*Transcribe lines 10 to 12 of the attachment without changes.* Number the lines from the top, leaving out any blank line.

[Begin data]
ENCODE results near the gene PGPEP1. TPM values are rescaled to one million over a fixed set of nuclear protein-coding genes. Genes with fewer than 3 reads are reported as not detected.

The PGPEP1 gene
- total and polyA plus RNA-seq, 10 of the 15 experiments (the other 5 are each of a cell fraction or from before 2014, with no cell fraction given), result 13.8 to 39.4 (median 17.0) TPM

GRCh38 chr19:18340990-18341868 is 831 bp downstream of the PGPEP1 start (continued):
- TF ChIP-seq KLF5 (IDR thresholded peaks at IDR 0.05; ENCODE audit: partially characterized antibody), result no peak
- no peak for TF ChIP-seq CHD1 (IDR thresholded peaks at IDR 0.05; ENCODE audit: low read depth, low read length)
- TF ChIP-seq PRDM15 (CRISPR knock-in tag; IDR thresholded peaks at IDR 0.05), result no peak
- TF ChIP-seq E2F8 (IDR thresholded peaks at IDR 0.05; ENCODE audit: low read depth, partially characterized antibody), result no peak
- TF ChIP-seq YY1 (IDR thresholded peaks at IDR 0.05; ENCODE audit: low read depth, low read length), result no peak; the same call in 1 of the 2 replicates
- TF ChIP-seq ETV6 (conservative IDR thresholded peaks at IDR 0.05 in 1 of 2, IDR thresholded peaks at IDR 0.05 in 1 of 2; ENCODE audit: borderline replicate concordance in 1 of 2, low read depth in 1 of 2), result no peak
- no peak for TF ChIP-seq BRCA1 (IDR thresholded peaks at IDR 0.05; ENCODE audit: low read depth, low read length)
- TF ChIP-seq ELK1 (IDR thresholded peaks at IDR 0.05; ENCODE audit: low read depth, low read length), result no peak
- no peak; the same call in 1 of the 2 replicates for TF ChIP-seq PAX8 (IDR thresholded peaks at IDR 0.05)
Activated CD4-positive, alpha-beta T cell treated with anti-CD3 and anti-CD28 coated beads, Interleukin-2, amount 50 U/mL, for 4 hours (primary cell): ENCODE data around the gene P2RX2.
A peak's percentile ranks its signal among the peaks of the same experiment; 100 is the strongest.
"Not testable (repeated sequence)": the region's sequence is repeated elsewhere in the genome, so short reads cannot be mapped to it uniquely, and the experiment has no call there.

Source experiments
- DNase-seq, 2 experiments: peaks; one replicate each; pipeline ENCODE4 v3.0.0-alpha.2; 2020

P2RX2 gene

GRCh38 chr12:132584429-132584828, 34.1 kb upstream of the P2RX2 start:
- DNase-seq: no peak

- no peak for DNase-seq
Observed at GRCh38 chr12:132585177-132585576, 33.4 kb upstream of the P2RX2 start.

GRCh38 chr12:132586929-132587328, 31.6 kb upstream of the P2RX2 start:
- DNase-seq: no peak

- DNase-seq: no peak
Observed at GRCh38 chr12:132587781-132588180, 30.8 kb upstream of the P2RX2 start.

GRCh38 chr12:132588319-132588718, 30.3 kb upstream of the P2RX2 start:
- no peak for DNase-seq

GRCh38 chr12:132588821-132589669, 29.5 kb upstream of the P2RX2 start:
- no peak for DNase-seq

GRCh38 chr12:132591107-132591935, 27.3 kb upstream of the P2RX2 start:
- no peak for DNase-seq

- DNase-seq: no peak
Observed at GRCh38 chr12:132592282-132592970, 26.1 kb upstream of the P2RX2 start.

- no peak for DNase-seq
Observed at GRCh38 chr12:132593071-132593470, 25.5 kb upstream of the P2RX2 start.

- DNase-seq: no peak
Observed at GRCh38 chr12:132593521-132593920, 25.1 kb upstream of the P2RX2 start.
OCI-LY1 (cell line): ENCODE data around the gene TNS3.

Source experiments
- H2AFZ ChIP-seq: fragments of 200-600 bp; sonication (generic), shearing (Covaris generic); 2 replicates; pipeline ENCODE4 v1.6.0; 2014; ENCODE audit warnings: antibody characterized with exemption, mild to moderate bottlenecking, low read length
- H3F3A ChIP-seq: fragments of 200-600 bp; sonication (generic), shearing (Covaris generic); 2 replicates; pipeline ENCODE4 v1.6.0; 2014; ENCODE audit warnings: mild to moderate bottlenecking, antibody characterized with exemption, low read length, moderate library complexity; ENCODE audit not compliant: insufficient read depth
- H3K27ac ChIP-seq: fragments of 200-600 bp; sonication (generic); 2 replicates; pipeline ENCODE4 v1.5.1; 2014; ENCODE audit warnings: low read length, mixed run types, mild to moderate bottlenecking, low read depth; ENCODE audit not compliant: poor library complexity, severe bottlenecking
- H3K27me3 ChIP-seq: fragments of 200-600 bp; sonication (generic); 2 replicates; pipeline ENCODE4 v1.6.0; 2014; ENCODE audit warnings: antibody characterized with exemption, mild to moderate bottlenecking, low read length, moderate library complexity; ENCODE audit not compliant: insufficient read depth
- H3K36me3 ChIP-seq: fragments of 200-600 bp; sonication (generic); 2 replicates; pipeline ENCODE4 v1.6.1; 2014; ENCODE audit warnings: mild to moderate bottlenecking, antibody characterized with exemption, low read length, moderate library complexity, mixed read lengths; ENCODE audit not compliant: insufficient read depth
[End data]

- TF ChIP-seq ETV6 (conservative IDR thresholded peaks at IDR 0.05 in 1 of 2, IDR thresholded peaks at IDR 0.05 in 1 of 2; ENCODE audit: borderline replicate concordance in 1 of 2, low read depth in 1 of 2), result no peak
- no peak for TF ChIP-seq BRCA1 (IDR thresholded peaks at IDR 0.05; ENCODE audit: low read depth, low read length)
- TF ChIP-seq ELK1 (IDR thresholded peaks at IDR 0.05; ENCODE audit: low read depth, low read length), result no peak